This Day in History, 22 May 1986: Brotherhood leader Omar Telmissany dies

Omar Abdel Fattah Abdel Qader Mostafa al-Telmissany (4 November 1904- 22 May 1986) was the Muslim Brotherhood’s third Supreme Guide. Famous for his public speaking skills and flexibility, Telmissany was credited for reinvigorating and reorganizing the group after former president Anwar al-Sadat freed its members from detention.

Telmissany joined the Muslim Brotherhood through its founder, Sheikh Hassan al-Banna, in 1933. He succeeded the second guide, Hassan al-Hodeiby, who took office from 1949 to 1973. Telmissany was close to Sadat, even though the latter had previously sent him into detention. In the early 1980s, he called on the political opposition to unite with Sadat’s successor, Hosni Mubarak, arguing that his era “bid good fortune”.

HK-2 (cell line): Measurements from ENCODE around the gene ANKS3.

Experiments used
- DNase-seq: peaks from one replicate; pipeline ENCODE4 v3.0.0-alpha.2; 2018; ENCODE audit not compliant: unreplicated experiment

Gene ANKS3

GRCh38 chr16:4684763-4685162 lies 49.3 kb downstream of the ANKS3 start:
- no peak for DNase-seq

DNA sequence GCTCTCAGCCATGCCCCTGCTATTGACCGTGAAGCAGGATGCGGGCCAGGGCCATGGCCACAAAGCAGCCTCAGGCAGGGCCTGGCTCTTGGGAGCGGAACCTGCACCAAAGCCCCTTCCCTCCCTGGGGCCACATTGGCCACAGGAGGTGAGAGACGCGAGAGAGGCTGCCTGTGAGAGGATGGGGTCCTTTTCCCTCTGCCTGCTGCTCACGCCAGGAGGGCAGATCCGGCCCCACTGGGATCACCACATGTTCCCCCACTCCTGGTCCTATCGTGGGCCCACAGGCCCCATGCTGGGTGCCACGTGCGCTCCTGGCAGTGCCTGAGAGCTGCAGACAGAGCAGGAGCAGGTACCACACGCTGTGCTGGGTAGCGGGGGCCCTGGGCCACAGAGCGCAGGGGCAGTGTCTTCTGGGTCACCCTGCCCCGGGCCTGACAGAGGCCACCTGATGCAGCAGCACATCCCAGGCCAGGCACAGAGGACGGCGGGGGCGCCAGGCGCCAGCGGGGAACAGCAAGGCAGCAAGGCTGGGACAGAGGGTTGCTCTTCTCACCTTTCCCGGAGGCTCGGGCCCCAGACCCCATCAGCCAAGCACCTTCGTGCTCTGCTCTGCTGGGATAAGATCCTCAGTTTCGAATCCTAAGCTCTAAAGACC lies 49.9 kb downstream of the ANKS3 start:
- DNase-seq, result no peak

“Mubarak’s start gives a good sign that he is going to provide freedoms for all Egyptians,” he said. “I have known President Mubarak since he was a deputy to the late president. I met with him a couple of times. He is very frank, kind, and intelligent. He knows what he wants, and judges people according to their actions, not by what he hears about them.”

But Mubarak's rule was marked by a clash with the Muslim Brotherhood, and the group contributed to the 2011 uprising that forced him down.

Telmissany died aged 82, after a long battle with illness. His funeral in Cairo was attended by hundreds of thousands, including ministers and ambassadors.